By: Kate Peregrina
Credit: Flickr user David Saddler
The United States is the most visited country in the Western hemisphere, due in no small part our historic landmarks, abundant attractions, and the unparalleled popularity of Eddie Murphy's 1988 blockbuster, Coming to America. But mostly, the landmarks.
Many of which -- beauty, wonder, and Arsenio Hall aside -- actually maintain a long history of grisly death. No joke. And to find out how deadly each landmark is, we went all small data, crunching the numbers with a calculator to determine the total (and average) number of deaths at each site. Here are our top seven (excluding historic battlefields):
7. Gateway Arch ~ 1 death
Built in: 1965
Average deaths per year: 0.02
In 1980, sky diver/base jumper Kenneth Swyers attempted (and well, failed) to parachute onto the Gateway Arch. While he successfully landed on top of the arch, he was knocked off by a strong wind and plummeted to his death when his secondary chute didn't open. The incident was viewed by a number of tourists and onlookers, including his wife.
6. Space Needle ~ 3 deaths
Built in: 1962
Average deaths per Year: 0.06
All three Space Needle suicides occurred during the 1970s. Since then, six parachutists have successfully descended from the tower; two were arrested.
Credit: Flickr user Ivo Jansch
5. Empire State Building ~ 54 deaths
Built in: 1931
Average deaths per Year: 0.65
Construction of the Empire State Building took 14 months and five lives. A B-25 Mitchell bomber struck the building in 1945, killing three crewmen and 11 people inside the building. And in 2012, a New York man fatally shot a co-worker before being killed by police. The skyscraper's also been the location of several suicides, perhaps the most famous of which was Evelyn McHale; a stunning picture of her body was captured just moments after the fall.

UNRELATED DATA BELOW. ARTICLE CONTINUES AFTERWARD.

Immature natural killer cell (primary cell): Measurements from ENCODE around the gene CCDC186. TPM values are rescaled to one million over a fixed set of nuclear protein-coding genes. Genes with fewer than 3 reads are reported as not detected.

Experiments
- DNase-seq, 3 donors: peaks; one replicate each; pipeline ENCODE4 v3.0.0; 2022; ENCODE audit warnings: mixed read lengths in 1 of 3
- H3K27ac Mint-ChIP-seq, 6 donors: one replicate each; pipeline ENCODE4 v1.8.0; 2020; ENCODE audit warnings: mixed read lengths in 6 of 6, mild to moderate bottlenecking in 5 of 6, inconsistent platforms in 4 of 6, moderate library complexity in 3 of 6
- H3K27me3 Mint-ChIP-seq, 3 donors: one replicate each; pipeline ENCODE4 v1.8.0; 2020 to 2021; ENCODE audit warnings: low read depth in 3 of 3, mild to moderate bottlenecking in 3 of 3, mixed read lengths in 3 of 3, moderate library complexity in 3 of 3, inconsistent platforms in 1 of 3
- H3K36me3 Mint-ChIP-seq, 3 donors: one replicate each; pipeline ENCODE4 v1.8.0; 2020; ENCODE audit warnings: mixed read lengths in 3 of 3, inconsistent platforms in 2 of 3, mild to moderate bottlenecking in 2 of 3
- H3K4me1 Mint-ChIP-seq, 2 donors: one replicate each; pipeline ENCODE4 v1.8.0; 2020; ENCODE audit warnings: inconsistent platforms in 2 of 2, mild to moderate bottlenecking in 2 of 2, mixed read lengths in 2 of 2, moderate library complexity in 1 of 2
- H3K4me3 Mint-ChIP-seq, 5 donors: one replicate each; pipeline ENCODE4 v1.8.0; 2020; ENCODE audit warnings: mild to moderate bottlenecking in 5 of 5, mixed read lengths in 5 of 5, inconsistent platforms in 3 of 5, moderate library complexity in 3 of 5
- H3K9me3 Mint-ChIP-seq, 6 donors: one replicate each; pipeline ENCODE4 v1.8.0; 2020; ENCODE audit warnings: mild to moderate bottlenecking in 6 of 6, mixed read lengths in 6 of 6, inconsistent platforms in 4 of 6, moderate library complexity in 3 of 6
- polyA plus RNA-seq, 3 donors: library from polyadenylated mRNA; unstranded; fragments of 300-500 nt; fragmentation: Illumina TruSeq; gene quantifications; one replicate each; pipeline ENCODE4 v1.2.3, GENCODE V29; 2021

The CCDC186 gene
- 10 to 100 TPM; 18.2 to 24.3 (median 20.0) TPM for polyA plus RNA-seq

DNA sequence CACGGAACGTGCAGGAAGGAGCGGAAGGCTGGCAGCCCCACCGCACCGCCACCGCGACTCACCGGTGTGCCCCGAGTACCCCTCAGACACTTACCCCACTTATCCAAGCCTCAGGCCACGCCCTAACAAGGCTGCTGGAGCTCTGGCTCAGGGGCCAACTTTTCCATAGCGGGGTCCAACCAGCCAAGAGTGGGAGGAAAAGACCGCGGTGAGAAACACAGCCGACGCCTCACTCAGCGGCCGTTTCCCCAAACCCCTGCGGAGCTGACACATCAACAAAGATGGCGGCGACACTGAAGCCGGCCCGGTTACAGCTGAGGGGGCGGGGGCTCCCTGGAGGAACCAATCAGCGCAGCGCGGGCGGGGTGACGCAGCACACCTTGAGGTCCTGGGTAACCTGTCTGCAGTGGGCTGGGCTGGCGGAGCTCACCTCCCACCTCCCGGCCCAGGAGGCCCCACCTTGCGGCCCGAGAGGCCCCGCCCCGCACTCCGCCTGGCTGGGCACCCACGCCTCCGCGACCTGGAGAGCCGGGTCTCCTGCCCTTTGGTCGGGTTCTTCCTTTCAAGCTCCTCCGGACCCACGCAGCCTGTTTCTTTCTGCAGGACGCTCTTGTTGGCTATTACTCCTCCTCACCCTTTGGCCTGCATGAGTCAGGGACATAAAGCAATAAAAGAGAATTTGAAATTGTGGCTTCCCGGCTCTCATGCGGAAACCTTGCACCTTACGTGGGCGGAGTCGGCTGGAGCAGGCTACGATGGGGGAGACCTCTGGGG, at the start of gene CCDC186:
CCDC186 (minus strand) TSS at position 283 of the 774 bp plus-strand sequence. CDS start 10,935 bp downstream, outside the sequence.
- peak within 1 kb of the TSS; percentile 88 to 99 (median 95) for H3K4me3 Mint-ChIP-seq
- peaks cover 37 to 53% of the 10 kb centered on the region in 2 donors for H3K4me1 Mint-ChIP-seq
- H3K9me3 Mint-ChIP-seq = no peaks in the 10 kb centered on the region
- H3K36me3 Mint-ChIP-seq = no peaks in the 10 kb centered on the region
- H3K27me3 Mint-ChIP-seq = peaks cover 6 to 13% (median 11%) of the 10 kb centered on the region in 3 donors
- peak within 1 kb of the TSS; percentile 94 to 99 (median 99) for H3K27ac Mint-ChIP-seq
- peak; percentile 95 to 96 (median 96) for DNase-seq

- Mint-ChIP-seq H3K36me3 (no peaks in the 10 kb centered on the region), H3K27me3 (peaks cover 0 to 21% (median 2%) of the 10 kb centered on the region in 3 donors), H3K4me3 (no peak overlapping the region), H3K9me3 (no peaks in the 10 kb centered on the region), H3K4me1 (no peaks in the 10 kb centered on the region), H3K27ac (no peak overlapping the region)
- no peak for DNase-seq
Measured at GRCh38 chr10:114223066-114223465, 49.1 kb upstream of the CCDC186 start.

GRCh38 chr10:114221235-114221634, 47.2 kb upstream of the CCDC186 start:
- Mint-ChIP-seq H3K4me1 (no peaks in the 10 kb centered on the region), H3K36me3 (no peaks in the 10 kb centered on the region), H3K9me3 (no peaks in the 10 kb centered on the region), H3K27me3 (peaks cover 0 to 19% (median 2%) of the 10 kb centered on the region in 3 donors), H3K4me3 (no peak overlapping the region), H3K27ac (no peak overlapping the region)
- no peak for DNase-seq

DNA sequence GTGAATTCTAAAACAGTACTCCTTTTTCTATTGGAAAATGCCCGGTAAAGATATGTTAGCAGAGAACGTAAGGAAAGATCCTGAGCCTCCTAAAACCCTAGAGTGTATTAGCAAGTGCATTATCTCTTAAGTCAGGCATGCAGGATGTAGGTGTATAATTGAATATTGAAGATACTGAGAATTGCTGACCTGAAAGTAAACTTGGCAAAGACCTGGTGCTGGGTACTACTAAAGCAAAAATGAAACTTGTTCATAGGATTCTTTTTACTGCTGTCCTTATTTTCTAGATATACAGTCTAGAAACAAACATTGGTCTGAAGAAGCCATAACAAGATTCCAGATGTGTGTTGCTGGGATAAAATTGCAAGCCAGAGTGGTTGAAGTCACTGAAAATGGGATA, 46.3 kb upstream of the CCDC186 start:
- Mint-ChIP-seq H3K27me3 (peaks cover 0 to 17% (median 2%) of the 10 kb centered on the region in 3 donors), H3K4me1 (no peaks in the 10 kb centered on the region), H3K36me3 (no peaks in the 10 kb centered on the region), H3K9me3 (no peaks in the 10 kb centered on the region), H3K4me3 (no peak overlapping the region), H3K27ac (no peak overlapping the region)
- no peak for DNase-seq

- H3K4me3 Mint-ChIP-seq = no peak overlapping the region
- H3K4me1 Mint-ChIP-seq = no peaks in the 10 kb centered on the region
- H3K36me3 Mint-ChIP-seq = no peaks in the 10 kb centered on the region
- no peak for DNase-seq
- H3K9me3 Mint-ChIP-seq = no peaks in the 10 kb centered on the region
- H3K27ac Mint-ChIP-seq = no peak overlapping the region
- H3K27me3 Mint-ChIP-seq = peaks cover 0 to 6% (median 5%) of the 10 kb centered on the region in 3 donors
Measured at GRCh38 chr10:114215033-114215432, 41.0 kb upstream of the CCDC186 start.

Credit: Flickr user Moyan Brenn
4. Grand Canyon ~ 662 deaths
Became a national park in: 1919
Average deaths per year: 7.28
From 1919 to 2011, there were 653 recorded deaths at the Grand Canyon -- although God only knows how many Spanish explorers with poor depth-perception perished there before they started keeping track. Add in eight more deaths in 2012 and this Texas dude earlier in the year, and we're up to 662 (although statistics are incomplete between 2012 and 2014, so that number is assuredly higher).
While 128 of the victims died in a 1956 plane crash, other top causes of death include heat exhaustion, drowning, murder, suicide, and accidental falls into the canyon. Mischievous roadrunners have been responsible for a total of zero deaths.
Credit: Flickr user Chris Brown
3. Golden Gate Bridge ~ 1,700 deaths
Built in: 1937
Average deaths per year: 22.08
Three months after the bridge's completion, H.B. Wobber became the ultimate San Francisco trendsetter by being the first of an estimated 1,643 people to commit suicide by leaping off the Golden Gate. Eleven people were killed during the bridge's construction, and an additional 36 have died in traffic accidents.
Credit: Flickr user Brad Holt
2. Ellis/Liberty Islands ~ 3,503 deaths
Average deaths per year: 28.71
Ellis Island processed over 17 million immigrants between 1892 and 1954, and boasted an acceptance rate of 98% -- even higher than Arizona State! The two percent that didn't make the cut were either sent home or quarantined in the Ellis Island Immigrant Hospital. Though the hospital was only open for 28 years (1902-1930), an estimated 3,500 immigrants died there. An additional three people died on Liberty Island by jumping off the Statue of Liberty, one as recently as 1997.
Credit: Flickr user Greg Knapp
1. Niagara Falls ~ 5,120 deaths
Death count began: 1850
Average deaths per year: 31.22
An estimated 5,000 bodies have been discovered at the bottom of the Falls between 1850 and 2011. Using the reported rate of 40 suicides per year, you can tack on an estimated 120 additional deaths to get us up to date. Since 1903, only seven deaths were determined to be accidents; and six of those were daredevils attempting to go over the falls for kicks.
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